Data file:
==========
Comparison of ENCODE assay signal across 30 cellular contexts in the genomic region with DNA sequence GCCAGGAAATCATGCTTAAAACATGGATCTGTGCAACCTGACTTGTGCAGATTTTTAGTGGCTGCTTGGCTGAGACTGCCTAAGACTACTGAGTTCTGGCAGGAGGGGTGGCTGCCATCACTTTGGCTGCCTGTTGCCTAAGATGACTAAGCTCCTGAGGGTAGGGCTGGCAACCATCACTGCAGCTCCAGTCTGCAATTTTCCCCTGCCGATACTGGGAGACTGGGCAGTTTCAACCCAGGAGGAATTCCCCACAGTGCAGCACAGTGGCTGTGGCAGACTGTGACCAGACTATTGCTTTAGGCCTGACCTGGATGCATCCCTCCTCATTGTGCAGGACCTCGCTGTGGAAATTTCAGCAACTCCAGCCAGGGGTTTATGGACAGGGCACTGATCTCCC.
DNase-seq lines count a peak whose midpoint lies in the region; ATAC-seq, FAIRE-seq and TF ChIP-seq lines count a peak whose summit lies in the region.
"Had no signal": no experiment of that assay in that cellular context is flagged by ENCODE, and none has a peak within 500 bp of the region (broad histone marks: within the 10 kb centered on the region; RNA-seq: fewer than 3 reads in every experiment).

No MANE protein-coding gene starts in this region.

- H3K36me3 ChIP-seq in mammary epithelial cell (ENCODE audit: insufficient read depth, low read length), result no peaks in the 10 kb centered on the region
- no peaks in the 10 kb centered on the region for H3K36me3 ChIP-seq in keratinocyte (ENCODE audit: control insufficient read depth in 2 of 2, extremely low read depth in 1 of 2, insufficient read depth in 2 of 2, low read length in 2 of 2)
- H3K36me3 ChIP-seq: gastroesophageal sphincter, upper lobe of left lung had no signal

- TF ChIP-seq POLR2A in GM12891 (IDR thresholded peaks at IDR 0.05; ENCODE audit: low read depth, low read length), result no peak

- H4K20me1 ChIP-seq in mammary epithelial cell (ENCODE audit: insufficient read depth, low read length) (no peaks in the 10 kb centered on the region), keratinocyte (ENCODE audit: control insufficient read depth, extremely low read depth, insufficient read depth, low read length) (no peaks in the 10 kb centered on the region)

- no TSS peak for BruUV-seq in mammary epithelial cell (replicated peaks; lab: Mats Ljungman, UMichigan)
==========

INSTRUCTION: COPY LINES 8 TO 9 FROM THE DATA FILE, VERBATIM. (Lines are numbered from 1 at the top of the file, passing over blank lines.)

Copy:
- TF ChIP-seq POLR2A in GM12891 (IDR thresholded peaks at IDR 0.05; ENCODE audit: low read depth, low read length), result no peak

- H4K20me1 ChIP-seq in mammary epithelial cell (ENCODE audit: insufficient read depth, low read length) (no peaks in the 10 kb centered on the region), keratinocyte (ENCODE audit: control insufficient read depth, extremely low read depth, insufficient read depth, low read length) (no peaks in the 10 kb centered on the region)